Another year, another version of the Pillow Pet. Every tester already has one Pillow Pet or another, but that didn't stop them from insisting they need one that glows because "it would make an awesome nightlight."
The pets are indeed cute, and would probably be good for kiddos who are afraid of the dark. But don't expect to be able to throw these in the wash like the original.
Got a kid who wants a dog but don't have the room? This robot is adorable, and he doesn't shed!
The kid testers wanted to put him through his paces, but we quickly found that a lot of kids talking was just too much noise for this guy. This is definitely a toy for children who have patience and will work on "tricks" with Zoomer ... and are willing to repeat themselves.
The trolls are back! Er, excuse me, the Zelfs. Little troll-like creatures, the Zelfs have the same hair that kids back in the 90s loved to brush, but they've also got more pliable plastic bodies that 8-year-old Bella said is much easier for playing (as she stuffed her Zelf in a "chair").
The toy sets also seem to be designed with parents in mind. The Venus Fly Trap Hair Salon seen above is actually a flower pot that closes up -- with all the little pieces trapped inside for travel.
Doc McStuffins is on the hot holiday list for the second year in a row, and this time it's with a full check-up "center" for kids to get their doctor play on.
The boys ignored the set, but the girls were adamant that it be opened immediately, and announced they love Doc.
The center is much bigger than I expected -- think the size of a toy kitchen -- and it's fully stocked with plenty of items to keep the kids entertained.
From the folks who make the scooters comes a go-cart for kids to go crazy, and they did! We took this outside, and the kids had a blast. Even in the cold, it was hard to get them to come inside. Not one child had a bad thing to say about the Crazy Cart.
From the mom side, the price certainly makes this a "group gift," and yet only one kid can ride at a time. Parents need to be aware that this does not come with helmets, so add that to your expense.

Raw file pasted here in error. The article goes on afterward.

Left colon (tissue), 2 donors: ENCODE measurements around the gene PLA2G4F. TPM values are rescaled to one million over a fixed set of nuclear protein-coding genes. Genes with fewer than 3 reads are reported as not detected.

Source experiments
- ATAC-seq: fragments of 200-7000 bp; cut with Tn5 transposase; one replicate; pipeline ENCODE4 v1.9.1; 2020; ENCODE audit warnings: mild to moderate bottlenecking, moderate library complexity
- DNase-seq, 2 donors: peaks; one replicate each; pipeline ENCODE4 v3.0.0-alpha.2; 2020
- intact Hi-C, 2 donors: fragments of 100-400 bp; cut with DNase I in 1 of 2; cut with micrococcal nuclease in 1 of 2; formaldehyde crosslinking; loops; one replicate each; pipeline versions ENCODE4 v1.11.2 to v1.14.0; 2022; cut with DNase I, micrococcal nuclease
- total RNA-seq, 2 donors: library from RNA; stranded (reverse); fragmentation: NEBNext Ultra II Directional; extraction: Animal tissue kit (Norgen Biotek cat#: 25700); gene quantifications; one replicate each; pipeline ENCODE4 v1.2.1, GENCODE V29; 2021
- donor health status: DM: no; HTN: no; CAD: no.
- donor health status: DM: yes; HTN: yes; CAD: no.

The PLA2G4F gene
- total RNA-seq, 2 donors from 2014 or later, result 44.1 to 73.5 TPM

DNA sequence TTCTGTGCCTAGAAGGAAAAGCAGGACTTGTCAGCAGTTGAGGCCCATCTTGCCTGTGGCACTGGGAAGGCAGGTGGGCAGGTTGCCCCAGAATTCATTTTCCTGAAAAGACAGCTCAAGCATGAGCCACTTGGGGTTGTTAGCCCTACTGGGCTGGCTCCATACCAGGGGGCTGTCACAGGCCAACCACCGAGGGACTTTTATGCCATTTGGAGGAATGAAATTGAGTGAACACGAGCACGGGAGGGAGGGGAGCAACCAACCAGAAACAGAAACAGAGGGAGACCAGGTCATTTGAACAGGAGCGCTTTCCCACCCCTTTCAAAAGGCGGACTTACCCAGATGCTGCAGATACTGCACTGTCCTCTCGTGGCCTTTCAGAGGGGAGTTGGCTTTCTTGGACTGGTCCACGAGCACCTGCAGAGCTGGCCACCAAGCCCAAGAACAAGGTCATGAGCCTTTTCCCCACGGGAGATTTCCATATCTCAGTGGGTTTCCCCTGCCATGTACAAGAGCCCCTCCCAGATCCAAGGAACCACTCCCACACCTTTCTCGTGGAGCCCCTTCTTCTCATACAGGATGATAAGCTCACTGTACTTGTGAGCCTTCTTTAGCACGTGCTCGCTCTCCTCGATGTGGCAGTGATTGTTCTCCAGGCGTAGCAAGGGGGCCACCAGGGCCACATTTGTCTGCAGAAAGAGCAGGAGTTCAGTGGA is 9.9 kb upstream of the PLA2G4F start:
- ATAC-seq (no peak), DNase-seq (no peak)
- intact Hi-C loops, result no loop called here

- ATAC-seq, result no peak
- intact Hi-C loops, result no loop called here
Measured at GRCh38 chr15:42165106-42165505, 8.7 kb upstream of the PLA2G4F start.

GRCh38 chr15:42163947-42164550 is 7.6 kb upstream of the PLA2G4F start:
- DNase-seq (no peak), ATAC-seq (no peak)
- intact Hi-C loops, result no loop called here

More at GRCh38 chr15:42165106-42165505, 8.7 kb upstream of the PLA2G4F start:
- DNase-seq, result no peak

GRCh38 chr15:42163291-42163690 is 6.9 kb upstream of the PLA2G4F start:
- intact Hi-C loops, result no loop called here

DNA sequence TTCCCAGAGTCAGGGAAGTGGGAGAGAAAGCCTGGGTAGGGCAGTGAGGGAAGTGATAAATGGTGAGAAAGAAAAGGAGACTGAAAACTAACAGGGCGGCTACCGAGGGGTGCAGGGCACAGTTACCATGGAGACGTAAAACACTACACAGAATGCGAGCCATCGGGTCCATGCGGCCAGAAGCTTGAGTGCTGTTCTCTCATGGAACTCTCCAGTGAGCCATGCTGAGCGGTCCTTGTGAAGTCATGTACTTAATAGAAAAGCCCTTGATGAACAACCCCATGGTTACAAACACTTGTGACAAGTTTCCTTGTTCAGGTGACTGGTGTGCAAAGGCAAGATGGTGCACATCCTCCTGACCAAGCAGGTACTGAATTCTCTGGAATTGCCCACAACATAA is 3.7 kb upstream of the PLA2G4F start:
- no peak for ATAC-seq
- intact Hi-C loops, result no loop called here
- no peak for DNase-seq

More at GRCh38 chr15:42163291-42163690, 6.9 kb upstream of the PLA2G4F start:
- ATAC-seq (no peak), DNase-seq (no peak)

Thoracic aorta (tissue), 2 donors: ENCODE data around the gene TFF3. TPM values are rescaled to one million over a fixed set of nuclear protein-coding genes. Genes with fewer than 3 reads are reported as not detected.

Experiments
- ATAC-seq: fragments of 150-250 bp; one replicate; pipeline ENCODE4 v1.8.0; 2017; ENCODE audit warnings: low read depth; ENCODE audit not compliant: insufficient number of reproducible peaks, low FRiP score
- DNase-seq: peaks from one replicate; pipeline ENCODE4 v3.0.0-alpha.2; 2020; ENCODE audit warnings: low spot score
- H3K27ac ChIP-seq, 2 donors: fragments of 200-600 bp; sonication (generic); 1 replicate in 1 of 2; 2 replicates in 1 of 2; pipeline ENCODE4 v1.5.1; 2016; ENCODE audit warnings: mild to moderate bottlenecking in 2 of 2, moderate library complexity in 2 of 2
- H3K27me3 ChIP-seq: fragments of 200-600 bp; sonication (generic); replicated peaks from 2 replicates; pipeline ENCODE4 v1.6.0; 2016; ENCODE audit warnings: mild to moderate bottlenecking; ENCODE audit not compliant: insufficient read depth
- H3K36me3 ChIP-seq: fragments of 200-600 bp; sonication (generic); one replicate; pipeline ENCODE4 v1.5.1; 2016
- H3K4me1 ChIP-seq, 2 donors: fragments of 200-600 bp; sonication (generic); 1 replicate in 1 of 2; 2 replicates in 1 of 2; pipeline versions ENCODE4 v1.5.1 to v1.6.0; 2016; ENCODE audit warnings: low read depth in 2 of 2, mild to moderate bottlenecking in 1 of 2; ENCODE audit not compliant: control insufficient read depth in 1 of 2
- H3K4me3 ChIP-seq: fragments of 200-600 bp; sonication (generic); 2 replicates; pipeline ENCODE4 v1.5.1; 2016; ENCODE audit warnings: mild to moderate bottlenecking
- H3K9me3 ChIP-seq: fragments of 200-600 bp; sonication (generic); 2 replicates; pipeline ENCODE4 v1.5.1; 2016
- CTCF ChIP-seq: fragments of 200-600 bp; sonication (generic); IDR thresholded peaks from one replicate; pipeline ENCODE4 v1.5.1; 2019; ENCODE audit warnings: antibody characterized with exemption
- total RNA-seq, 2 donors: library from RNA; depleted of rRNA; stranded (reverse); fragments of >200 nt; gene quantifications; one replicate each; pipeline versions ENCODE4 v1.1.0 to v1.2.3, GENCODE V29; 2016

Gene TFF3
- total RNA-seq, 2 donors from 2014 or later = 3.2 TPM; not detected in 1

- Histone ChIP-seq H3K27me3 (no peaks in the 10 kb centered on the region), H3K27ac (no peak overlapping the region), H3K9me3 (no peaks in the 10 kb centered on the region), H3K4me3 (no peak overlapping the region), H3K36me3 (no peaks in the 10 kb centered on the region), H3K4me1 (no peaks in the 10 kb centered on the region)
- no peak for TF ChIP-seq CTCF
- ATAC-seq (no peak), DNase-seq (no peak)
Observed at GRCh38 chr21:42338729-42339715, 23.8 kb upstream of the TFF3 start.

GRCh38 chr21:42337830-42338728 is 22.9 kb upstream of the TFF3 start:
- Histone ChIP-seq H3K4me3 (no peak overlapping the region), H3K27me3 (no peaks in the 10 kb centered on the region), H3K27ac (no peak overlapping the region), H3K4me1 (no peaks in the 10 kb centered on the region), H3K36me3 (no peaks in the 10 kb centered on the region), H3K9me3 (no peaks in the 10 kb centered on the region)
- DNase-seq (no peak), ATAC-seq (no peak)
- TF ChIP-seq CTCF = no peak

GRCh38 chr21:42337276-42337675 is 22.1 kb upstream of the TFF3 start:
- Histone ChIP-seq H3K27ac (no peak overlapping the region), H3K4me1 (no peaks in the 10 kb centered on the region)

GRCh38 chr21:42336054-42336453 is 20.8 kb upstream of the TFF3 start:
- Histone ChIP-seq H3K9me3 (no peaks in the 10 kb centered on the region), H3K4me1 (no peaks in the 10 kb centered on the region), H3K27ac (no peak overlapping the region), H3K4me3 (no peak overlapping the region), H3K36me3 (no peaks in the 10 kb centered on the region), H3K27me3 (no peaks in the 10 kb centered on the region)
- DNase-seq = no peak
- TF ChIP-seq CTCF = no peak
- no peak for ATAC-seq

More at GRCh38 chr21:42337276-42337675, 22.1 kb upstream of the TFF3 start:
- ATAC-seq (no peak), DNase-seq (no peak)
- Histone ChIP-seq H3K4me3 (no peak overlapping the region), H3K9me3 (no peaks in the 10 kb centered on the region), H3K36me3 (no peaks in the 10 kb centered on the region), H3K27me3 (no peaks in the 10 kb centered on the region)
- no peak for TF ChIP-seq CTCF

Also, this is a toy that needs to be heavily supervised and used only by children who listen to directions and listen well. There is no guard to keep kids feet on the pedal/on the cart, and I had to remind several children to keep their feet down lest they get trapped beneath the spinning cart.
Not just your every day remote control vehicle, the plane from the Disney movie is controlled by your arms rather than your fingers!
Eight-year-old Max said he's not a big Planes fan, but the method of controlling the toy was the real allure. His 4-year-old brother, however, was the most hooked on this toy. Fortunately, it was easy enough for him to control too.
Remember when Air Hogs actually required air? This doesn't, but that doesn't mean it wasn't cool.
The kids -- especially 8-year-old Max -- probably would have spent hours playing with this remote controlled "copter" that hovers in the air and actually bounces off the ground if you lose altitude.
The one drawback -- from the mom perspective -- is that in order to keep it light and make it work so well, the copter is rather flimsy. That's by design rather than a true flaw, but because of it, this toy should be reserved for kids who are a little older and/or responsible with their toys.
As 6-year-old Evan ran around the house with this Nerf gun perched on his shoulder, I had to ask: what makes this any different from any of the OTHER Nerf guns you have at home?
His answer? "You can shoot more and shoot faster! And it's fun!"
Well, there you have it. This Nerf is loaded down with enough Nerf "bullets" that even a kid with horrible aim is probably going to get lucky at some point.
Of course the problem with that? The gun shoots out all the "bullets" rapid fire and at pretty long distances ... which means a lot of time spent running around collecting the "bullets" and reloading.
Finally! A little kids tablet that lets you download games instead of making you run to the store to buy cartridges all the time! WiFi access offers a vast improvement on the old InnoTab that takes the standard cartridges.
Our older kids were eager to play with it, but got a bit bored when they realized they couldn't go online and do anything themselves. Eight-year-old Jillian was disappointed it did not work like a Kindle Fire. But for kids who don't need open access to the Internet, this should be a hit.
Remember Break the Ice? The board game that takes forever to set up and is beaten in 2 seconds?
Boom Boom Balloon has a LOT in common with it. The game takes some adult help to set up, and it's fairly easy to beat.
That said, there wasn't a single child who wasn't in stitches when they got the balloon to blow.
It's so hot that it may be impossible to get, but how could we not have some kids try out the new XBox One?
The unit comes with a new -- improved -- Kinect, and that's where we saw the real benefit for kids. The Kinect is much more adept at handling the fast and jerky movements of kids and better able to recognize the voice of kids.
Eight-year-old was saying "XBox on" and getting a response in no time.
The major drawback (aside from the price?) is that there aren't a lot of games out for kids to play because the console is so new.